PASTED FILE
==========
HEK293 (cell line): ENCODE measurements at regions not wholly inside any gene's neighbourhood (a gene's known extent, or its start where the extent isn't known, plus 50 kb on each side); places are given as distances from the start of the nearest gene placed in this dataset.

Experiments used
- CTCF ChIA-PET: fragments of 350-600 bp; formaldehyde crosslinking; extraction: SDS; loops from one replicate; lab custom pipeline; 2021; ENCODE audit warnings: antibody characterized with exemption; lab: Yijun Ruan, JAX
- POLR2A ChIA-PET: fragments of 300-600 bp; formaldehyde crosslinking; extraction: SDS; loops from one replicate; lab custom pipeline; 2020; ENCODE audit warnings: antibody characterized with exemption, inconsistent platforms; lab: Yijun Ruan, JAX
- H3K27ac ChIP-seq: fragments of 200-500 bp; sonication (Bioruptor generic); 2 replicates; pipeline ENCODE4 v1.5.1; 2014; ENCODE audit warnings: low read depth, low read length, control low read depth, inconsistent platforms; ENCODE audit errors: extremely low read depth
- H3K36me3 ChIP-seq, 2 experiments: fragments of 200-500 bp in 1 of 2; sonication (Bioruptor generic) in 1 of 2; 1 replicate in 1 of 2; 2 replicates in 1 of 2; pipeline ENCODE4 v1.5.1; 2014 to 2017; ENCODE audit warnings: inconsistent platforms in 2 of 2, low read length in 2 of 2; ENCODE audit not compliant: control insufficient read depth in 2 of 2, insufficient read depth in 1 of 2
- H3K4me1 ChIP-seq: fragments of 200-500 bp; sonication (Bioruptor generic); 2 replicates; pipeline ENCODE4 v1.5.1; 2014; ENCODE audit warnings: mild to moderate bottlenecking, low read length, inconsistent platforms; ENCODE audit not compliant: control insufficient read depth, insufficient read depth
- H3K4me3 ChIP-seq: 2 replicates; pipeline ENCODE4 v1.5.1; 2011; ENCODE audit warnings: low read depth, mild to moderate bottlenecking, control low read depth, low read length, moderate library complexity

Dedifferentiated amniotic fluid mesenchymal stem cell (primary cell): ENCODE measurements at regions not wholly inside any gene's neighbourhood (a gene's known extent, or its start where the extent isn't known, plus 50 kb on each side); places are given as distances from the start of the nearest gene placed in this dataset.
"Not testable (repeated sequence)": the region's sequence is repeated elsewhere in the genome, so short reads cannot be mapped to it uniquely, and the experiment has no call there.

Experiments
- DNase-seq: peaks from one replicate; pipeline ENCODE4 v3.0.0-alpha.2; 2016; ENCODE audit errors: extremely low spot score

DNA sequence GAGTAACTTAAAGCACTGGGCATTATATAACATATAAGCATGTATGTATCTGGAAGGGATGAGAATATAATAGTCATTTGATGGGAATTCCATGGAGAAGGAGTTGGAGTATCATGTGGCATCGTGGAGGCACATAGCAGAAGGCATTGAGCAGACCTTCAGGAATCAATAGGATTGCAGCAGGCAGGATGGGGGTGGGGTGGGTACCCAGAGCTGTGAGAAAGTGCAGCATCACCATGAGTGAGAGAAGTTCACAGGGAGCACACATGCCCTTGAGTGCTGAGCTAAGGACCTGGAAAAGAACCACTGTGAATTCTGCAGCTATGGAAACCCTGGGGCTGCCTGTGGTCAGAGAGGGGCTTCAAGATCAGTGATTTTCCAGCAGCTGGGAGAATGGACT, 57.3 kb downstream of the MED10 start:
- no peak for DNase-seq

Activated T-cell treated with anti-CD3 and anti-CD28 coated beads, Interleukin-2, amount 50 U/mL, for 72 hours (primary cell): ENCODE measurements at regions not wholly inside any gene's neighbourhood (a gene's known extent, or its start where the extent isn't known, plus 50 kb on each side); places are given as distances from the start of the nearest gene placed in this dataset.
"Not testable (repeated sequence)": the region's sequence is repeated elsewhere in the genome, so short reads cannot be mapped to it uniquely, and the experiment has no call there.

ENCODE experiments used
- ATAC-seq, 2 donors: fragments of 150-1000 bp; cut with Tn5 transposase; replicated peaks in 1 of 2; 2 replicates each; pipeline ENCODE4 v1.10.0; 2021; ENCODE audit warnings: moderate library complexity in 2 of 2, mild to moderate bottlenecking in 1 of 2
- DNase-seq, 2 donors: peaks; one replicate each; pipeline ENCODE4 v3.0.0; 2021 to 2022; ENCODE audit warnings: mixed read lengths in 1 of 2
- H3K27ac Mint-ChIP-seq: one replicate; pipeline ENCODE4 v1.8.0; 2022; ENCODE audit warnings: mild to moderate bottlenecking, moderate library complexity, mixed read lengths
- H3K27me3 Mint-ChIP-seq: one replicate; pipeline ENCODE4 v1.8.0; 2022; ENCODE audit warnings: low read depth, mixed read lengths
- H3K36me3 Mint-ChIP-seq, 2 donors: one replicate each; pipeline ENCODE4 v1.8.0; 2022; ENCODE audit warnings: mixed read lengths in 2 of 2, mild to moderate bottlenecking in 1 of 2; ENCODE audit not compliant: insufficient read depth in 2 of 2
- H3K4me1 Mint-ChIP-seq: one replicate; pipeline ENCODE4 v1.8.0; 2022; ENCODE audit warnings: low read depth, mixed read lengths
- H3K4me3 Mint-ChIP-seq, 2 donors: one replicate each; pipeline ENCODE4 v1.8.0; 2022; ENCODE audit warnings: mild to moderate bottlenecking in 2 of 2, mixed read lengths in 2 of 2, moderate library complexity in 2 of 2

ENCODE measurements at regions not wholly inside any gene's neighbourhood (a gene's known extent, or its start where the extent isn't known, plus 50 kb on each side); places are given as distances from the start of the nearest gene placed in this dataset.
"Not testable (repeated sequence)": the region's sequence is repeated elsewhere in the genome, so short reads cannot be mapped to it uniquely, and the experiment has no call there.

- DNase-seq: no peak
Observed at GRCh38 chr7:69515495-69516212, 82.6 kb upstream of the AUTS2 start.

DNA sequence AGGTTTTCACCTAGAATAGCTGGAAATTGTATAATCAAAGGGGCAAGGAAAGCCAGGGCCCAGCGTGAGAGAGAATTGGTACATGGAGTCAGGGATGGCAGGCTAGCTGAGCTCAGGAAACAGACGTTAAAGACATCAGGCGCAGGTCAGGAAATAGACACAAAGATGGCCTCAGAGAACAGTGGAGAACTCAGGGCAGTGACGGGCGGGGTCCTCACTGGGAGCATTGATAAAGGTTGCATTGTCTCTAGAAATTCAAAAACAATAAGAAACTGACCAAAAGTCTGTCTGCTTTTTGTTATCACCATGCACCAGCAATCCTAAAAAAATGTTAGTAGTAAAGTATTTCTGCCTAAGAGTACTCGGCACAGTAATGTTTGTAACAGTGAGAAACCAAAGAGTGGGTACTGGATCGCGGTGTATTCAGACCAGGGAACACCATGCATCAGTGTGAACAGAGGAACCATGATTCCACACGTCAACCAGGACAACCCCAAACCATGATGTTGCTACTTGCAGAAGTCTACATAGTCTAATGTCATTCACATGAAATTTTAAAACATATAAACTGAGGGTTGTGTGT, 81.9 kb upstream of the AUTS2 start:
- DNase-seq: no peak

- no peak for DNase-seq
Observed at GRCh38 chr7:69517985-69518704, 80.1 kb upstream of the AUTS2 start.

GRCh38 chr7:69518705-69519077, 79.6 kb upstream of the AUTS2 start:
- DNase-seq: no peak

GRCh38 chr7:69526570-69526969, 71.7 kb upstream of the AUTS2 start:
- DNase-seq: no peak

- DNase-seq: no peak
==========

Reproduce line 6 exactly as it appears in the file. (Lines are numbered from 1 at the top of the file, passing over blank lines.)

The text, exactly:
- H3K36me3 ChIP-seq, 2 experiments: fragments of 200-500 bp in 1 of 2; sonication (Bioruptor generic) in 1 of 2; 1 replicate in 1 of 2; 2 replicates in 1 of 2; pipeline ENCODE4 v1.5.1; 2014 to 2017; ENCODE audit warnings: inconsistent platforms in 2 of 2, low read length in 2 of 2; ENCODE audit not compliant: control insufficient read depth in 2 of 2, insufficient read depth in 1 of 2